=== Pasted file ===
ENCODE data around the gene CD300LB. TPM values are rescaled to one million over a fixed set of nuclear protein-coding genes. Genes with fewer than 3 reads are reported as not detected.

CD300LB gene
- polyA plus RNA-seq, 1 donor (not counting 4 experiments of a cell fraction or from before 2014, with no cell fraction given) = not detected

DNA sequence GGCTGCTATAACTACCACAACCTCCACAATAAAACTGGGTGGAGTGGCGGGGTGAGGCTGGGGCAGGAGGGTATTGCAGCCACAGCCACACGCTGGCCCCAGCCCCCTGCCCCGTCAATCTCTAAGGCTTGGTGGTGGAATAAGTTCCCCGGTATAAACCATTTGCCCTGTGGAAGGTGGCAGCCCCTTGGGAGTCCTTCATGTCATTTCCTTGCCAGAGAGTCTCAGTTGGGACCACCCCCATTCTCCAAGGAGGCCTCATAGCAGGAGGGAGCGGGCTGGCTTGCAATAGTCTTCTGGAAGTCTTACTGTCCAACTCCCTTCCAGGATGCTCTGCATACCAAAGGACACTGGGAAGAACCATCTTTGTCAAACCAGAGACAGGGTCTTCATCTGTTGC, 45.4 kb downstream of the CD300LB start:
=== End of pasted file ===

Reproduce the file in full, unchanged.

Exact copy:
ENCODE data around the gene CD300LB. TPM values are rescaled to one million over a fixed set of nuclear protein-coding genes. Genes with fewer than 3 reads are reported as not detected.

CD300LB gene
- polyA plus RNA-seq, 1 donor (not counting 4 experiments of a cell fraction or from before 2014, with no cell fraction given) = not detected

DNA sequence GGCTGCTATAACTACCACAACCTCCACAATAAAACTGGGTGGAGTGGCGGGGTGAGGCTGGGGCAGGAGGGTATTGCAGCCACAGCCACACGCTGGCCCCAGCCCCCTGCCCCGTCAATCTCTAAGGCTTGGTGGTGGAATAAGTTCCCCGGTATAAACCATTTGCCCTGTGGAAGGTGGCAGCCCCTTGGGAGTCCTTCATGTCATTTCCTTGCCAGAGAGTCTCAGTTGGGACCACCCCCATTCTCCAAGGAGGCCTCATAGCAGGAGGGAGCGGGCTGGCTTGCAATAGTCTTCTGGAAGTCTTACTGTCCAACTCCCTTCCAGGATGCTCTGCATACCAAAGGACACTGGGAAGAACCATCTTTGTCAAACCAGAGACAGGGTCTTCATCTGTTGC, 45.4 kb downstream of the CD300LB start: